What does the specialist do?
A heart specialist is trained to diagnose and treat heart disease (also called coronary artery disease). Heart disease is a narrowing of the small blood vessels (coronary arteries) that supply blood and oxygen to the heart. Coronary artery disease usually results from the build-up of fatty material and plaque (atherosclerosis).
As the coronary arteries narrow, blood flow to the heart can slow or stop, causing chest pain (stable angina), shortness of breath, heart attack, or other symptoms.
Click the icon to see an animation showing coronary artery disease.
A heart specialist may use many tests to help diagnose heart disease. Usually, more than one test will be needed before the specialist can make a definitive diagnosis. Some of the tests include:
- Electrocardiogram (ECG)
- Exercise stress test
- Nuclear scan
- Coronary angiography (also called arteriography)
- Electron-beam computed tomography (EBCT): This test can identify calcium within the plaque found in the arteries. The more calcium is visible, the higher the likelihood for heart disease.
- Coronary CT angiography
- Your heart specialist can help determine if the specific symptoms you are experiencing are related to heart disease, as well as assess your risk of a future heart attack.
- Your heart specialist has been trained to interpret various cardiac tests and to know which test is probably best for you.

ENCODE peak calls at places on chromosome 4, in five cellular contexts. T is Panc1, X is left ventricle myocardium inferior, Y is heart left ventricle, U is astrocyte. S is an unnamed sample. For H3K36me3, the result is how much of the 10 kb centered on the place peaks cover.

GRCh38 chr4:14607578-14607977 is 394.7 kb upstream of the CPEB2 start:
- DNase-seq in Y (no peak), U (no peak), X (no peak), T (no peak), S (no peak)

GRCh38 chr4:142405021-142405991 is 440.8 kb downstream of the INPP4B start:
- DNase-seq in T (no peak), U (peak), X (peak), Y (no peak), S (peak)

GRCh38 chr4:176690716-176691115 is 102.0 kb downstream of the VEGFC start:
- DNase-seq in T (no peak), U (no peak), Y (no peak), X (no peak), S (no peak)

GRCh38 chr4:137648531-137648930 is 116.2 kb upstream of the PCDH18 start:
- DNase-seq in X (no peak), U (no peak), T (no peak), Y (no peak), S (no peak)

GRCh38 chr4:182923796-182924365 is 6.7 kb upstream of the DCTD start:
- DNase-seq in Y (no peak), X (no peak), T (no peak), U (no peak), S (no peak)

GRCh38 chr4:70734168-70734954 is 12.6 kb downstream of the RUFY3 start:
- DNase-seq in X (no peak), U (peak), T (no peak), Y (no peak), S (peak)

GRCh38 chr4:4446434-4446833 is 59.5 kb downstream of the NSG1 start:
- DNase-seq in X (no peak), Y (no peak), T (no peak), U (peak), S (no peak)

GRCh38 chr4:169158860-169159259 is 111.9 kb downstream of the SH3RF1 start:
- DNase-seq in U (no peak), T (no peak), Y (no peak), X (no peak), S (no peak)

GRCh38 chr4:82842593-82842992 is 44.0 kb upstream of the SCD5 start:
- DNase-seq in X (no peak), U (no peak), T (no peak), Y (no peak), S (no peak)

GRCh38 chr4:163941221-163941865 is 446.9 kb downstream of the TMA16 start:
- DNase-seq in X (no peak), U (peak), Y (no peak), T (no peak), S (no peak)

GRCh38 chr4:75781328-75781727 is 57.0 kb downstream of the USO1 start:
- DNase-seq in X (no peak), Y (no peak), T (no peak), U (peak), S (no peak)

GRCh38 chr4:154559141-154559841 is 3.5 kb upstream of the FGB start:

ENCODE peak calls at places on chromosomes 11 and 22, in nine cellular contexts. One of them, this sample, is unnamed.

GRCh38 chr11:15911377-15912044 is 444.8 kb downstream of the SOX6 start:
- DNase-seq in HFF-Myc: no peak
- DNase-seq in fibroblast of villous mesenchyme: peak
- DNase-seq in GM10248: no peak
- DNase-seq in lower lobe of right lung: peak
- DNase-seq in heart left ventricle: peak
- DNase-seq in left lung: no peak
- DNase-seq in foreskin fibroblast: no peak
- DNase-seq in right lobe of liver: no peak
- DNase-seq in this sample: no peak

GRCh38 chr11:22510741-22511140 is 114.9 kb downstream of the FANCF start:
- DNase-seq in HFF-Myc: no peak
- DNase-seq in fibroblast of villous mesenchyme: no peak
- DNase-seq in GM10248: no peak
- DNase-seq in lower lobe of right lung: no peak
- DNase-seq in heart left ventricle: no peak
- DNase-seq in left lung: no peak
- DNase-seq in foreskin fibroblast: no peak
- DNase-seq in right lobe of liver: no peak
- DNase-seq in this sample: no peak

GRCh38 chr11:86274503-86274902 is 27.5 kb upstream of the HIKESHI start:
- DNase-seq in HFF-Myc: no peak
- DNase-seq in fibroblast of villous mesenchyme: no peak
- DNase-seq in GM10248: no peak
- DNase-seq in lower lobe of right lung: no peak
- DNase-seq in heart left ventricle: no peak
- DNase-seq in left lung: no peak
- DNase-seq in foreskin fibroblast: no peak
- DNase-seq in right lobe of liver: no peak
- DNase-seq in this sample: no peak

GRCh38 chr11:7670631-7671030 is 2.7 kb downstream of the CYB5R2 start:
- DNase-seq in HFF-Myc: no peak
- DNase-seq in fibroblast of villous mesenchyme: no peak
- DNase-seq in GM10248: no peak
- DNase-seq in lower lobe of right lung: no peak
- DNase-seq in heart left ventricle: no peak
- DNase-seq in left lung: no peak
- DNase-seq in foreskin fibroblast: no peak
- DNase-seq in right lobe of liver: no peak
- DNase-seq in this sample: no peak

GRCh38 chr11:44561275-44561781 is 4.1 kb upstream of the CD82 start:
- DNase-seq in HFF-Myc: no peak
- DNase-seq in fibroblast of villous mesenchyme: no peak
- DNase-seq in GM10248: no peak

- Most initial testing to evaluate for heart disease is noninvasive except for the occasional placement of an IV line. These tests are generally painless and can be done in the specialist’s office.
- Some tests, such as a nuclear scan or a CT scan, use low amounts of radiation but generally do not pose an overall risk.
- Your heart specialist may recommend invasive testing, such as an angiography. In general, this is a safe procedure. Angiography is considered the gold standard in evaluating heart disease.
- Coronary CT angiography is a newer noninvasive imaging test to evaluate the narrowing of a heart artery. It is not, however, considered to be as accurate as angiography.
How much time this decision tool will take
What this tool will provide
- A personalized list of factors for you to weigh
- Questions to ask your doctor
- Alternatives to seeing a specialist
- Recommended reading
Linda J. Vorvick, MD, Medical Director, MEDEX Northwest Division of Physician Assistant Studies, University of Washington, School of Medicine. Also reviewed by David Zieve, MD, MHA, Medical Director, A.D.A.M., Inc.
- Achenbach S and Daniel WG. Computed tomography of the heart. In: Libby P, Bonow RO, Mann DL, Zipes DP, eds. Braunwald's Heart Disease: A Textbook of Cardiovascular Medicine. 8th ed. Saunders; 2007:chap 18.
- Fraker TD Jr, Fihn SD, Gibbons RJ, Abrams J, Chatterjee K, Daley J, et al. 2007 chronic angina focused update of the ACC/AHA 2002 Guidelines for the management of patients with chronic stable angina: a report of the American College of Cardiology/American Heart Association Task Force on Practice Guidelines Writing Group to develop the focused update of the 2002 Guidelines for the management of patients with chronic stable angina. Circulation. 2007 Dec 4;116(23):2762-72. Epub 2007 Nov 12.
- Gaziano JM,Manson, JE, Ridker PM. Primary and secondary prevention of coronary heart disease. In: Libby P, Bonow RO, Mann DL, Zipes DP, eds. Braunwald's Heart Disease: A Textbook of Cardiovascular Medicine. 8th ed. Saunders; 2007:chap 45.
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